Social Enterprises – Fad Or Fact Of The New World

Social enterprises have become trendy
and almost every donor, investor and entrepreneur’s favorite. Many
believe these enterprises are the answer to every developing
country’s myriad socio-economic woes. Quite a few disagree and feel
that there is undue hype over what’s essentially old wine in a new
and attractively packaged bottle! 
The economy of a country can be
assisted when more jobs are created so I personally feel that we
don’t need to define enterprises into separate categories of social
enterprise and non social enterprise. Both should be creating
opportunities for employment and this in itself filters down directly
or indirectly to a wider population. By thinking of social endeavors
as nonprofit companies it may shackle the whole thinking of growth.
Without profit one can not necessarily set aside enough for capital
expenditure and research and development of further products or

Social enterprise is not clearly defined so whilst
one could argue that a processed food company that makes expensive
foods for a high income population is not one, it could nonetheless
be implementing technology and other strategies to help farmers
increase their yield.  Similarly the law allows for a company
that provides teacher training to both high fee paying schools and
municipal schools to be set up as a section 8 company but is it a
social enterprise? My sense is that people who are entrepreneurial by
nature and have great ideas to develop products and services may not
think as ambitiously about growth if they set themselves up as a
section 8 not for profit company.

Rather than a separate
category for social enterprises there can perhaps be better tax
incentives for small companies or for those set up in very
impoverished rural areas. Social Entrepreneurs need not think that
profit is a dirty word. After all higher profits and income should
also lead to higher donations. Similarly more taxes paid on profits
mean more money available for better public infrastructure, roads,
health care facilities etc which benefits the population at every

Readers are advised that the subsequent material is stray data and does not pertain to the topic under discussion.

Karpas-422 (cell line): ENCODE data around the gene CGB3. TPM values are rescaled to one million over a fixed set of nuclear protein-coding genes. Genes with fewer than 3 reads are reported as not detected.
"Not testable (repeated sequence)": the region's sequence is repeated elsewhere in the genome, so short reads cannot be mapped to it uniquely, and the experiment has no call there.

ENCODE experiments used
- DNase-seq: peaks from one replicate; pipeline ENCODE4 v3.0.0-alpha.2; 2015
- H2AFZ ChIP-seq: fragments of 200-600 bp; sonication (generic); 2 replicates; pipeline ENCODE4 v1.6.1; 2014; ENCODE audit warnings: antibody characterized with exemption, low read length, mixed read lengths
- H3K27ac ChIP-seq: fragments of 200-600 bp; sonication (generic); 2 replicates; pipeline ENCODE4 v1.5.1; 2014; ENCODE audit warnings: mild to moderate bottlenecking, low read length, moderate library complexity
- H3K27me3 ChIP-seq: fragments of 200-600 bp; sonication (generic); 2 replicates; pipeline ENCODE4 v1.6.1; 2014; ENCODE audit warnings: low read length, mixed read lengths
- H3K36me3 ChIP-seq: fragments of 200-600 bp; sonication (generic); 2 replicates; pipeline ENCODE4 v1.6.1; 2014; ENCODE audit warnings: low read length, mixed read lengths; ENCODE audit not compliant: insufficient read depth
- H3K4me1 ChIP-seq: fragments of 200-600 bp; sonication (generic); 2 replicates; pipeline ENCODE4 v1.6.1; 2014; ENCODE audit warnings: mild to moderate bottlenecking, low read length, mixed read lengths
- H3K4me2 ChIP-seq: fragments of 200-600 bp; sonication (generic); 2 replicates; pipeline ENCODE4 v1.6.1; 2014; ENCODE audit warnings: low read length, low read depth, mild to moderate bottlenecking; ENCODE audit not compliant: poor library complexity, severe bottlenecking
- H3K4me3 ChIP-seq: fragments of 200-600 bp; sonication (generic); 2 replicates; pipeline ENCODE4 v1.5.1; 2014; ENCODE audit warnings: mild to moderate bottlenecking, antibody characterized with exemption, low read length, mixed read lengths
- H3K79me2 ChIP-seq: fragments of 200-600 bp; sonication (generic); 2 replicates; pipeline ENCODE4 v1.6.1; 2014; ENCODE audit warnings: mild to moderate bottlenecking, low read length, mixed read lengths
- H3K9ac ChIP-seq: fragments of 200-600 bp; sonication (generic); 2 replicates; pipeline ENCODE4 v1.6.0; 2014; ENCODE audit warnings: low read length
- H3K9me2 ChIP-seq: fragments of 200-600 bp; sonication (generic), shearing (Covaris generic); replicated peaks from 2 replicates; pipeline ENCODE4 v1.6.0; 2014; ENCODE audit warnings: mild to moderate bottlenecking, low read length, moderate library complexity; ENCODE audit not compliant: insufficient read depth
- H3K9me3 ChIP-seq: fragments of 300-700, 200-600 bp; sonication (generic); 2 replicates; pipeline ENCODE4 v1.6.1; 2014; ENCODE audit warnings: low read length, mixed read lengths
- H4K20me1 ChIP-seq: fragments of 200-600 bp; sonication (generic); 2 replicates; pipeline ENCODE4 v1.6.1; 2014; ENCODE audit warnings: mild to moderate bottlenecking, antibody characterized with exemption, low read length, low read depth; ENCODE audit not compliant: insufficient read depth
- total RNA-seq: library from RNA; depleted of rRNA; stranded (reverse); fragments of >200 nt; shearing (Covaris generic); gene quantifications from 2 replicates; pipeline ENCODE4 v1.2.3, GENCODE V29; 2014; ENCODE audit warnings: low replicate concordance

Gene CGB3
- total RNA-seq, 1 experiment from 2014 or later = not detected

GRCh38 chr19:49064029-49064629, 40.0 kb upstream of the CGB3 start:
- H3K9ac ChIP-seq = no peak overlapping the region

socio economic level.

Tina Vajpeyi,Finance Consultant
(Tina Vajpeyi is qualified as a
Chartered Accountant in the United Kingdom. She has held various
roles such as is a Finance Consultant with Aangan & CAP and prior
to that she was the CFO at The Akanksha Foundation.)
Social Enterprises can be game changers
in solving India’s social sector issues. Social enterprises create innovative
products and services to solve social problems through commercial
strategies. Social enterprises are not business operators who simply
wear a social tag. We’ve come across many founders with impeccable
track records who have started social enterprises to solve social
issues across health, energy, skills, livelihoods, water and so on.
Some great examples of social
enterprises are Aravind Eye Hospital that was setup way back in 1976,
LabourNet and Head Held High in skilling, Rural Shores for rural
BPOs, SELCO, Tara and Ecozen in energy and GRoboMac and Kamal Kisan
for agriculture.
Another important aspect that
demonstrates the sustainability of the SE movement is the evolution
of the roles of impact investors and large donors in actively
supporting SEs. Aavishkaar, Acumen, Ankur Capital, Omidyar, Unitus,
Villgro, Menterra, Michael and Susan Dell Foundation etc. are
providing early stage grants or equity and guiding SE founders to
scale up operations and service delivery.
Although many companies are interested
in partnering with SEs, we have not seen a major shift in funding
patterns when it comes to CSR. Companies prefer to fund NGOs as the
laws are still evolving with respect to SEs after the Companies Act,
2013 was introduced. Few companies that have been early movers and
have partnered with SEs for their CSR are the likes of Mphasis,
Mahindra Finance and Genpact.
Anil Misquith, Exec Director, Strategic
Initiatives, Samhita Social Ventures
(Samhita works with companies and